4. Leighton House Museum
Located in the Royal Borough of Kensington and Chelsea in Central London, the Leighton House Museum is known for its elaborate Arab and Oriental architecture. Grandly refurbished in the early 2000s, this museum was once the home of artist Frederic Leighton, who spent 30 years transforming it into an art palace. The expansive interior has been described as a scene out of the Arabian Nights, an ornate assembly of gold ceilings, marble pillars, and peacock-blue tiles. The museum’s main attraction is the Arab Hall, a large hall covered with murals made with tiles imported from Turkey and various countries of the Middle East. In the center of the hall is a large domed ceiling.
3. The King’s Cross Ice Well / London Canal Museum
It’s hard to imagine today, but there was a time when ice was a luxury for the very wealthy, primarily used to refrigerate meats. When Carlo Gatti immigrated to London in 1847, he set about building two large ice wells near King’s Cross (now more famous as the site of Platform 9-and-3/4). Establishing himself as a manufacturer and distributor of ice, he built a warehouse to house the two wells, which sank to a depth of over forty feet, and which made a natural storage unit for the tons of ice that he placed there.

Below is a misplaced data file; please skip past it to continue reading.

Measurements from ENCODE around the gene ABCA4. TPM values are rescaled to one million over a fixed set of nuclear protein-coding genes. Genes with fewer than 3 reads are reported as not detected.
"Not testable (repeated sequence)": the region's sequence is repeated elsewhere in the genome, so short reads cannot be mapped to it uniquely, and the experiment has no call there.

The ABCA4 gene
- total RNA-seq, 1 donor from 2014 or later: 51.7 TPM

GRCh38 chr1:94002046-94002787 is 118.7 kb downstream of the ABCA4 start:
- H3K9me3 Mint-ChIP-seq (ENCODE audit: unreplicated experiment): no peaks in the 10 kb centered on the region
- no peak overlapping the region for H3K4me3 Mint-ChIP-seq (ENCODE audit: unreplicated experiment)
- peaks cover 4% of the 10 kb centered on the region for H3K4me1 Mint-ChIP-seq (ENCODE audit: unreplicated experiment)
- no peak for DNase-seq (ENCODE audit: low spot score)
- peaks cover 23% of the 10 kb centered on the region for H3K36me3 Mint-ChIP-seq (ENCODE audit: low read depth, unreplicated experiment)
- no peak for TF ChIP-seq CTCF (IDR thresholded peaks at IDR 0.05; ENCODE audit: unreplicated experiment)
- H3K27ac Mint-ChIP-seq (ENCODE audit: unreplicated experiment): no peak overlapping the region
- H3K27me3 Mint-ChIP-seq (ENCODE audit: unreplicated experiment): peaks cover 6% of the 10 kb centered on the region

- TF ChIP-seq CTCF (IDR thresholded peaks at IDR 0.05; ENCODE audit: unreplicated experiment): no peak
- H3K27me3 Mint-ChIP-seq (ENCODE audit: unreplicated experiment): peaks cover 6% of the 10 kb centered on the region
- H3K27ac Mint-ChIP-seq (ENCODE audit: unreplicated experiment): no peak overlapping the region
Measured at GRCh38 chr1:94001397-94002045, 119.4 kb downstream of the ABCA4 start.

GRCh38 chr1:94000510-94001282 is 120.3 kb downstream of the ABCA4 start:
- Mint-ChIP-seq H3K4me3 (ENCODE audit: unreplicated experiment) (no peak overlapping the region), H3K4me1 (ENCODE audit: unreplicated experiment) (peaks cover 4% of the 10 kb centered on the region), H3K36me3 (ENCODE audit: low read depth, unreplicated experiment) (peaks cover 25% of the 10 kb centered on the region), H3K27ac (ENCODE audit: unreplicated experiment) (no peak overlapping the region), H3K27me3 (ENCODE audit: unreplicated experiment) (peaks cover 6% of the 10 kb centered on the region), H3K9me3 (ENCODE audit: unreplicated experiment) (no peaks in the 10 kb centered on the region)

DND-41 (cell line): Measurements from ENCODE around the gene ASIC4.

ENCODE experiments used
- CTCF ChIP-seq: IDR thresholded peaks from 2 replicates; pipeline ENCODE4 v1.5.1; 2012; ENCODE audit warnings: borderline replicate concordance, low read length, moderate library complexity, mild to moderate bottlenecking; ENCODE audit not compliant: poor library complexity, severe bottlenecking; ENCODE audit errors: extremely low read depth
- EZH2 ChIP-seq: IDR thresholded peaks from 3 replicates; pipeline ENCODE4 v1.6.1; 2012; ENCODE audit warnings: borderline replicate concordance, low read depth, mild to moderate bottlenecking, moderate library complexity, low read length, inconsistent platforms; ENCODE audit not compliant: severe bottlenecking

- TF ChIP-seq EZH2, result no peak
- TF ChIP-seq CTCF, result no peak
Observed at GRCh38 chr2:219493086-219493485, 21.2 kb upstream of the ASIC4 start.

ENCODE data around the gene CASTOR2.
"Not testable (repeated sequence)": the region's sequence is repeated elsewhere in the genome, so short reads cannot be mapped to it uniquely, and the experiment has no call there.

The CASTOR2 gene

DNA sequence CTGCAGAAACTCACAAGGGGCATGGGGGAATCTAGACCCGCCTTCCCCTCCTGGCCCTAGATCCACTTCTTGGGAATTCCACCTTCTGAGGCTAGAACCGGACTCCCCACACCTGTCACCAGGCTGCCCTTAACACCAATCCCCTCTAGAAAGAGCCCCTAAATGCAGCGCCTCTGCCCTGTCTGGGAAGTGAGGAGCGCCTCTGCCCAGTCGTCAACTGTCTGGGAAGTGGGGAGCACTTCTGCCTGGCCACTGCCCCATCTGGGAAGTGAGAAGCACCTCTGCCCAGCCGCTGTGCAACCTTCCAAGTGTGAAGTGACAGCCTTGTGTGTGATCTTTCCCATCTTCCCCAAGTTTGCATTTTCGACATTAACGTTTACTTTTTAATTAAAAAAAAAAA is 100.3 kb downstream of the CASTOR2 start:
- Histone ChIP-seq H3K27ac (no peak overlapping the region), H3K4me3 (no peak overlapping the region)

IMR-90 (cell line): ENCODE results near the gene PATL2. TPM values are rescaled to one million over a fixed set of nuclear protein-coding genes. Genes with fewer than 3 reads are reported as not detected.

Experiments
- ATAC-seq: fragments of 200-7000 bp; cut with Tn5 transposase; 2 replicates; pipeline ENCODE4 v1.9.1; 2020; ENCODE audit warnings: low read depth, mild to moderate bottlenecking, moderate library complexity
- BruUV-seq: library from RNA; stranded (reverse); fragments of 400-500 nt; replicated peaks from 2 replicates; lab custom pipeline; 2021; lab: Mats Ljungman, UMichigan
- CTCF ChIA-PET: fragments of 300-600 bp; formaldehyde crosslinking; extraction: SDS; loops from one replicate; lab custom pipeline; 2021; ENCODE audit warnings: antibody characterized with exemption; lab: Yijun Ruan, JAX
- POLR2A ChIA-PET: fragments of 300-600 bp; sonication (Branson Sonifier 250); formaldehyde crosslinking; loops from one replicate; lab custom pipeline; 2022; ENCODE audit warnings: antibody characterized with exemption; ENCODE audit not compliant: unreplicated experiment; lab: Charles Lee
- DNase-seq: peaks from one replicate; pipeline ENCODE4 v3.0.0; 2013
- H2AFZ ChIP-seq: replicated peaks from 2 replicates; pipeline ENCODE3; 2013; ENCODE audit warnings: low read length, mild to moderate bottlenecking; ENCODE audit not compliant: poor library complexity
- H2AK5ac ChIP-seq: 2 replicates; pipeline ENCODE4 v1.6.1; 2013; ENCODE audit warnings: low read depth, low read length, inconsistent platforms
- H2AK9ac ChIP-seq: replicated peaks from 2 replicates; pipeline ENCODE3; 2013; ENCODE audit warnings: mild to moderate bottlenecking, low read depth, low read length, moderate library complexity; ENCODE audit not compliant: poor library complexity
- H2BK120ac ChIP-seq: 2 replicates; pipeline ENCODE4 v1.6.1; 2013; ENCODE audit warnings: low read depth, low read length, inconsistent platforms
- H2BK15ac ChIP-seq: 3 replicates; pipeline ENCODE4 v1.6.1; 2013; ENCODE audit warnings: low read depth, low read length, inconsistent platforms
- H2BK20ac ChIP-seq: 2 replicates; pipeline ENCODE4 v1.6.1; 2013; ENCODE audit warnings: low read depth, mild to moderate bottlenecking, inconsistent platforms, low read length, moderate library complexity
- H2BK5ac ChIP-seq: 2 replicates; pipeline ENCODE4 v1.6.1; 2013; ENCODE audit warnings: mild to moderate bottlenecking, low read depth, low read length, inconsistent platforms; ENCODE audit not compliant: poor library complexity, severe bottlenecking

As the science of ice preservation entered the modern era at the turn of the twentieth century, the late Gatti’s ice palace was turned into a horse-and-cart museum. Today it’s been transformed into the London Canal Museum, which allows visitors to view the two ice wells from a special platform and, once a year, venture down into the murky depths.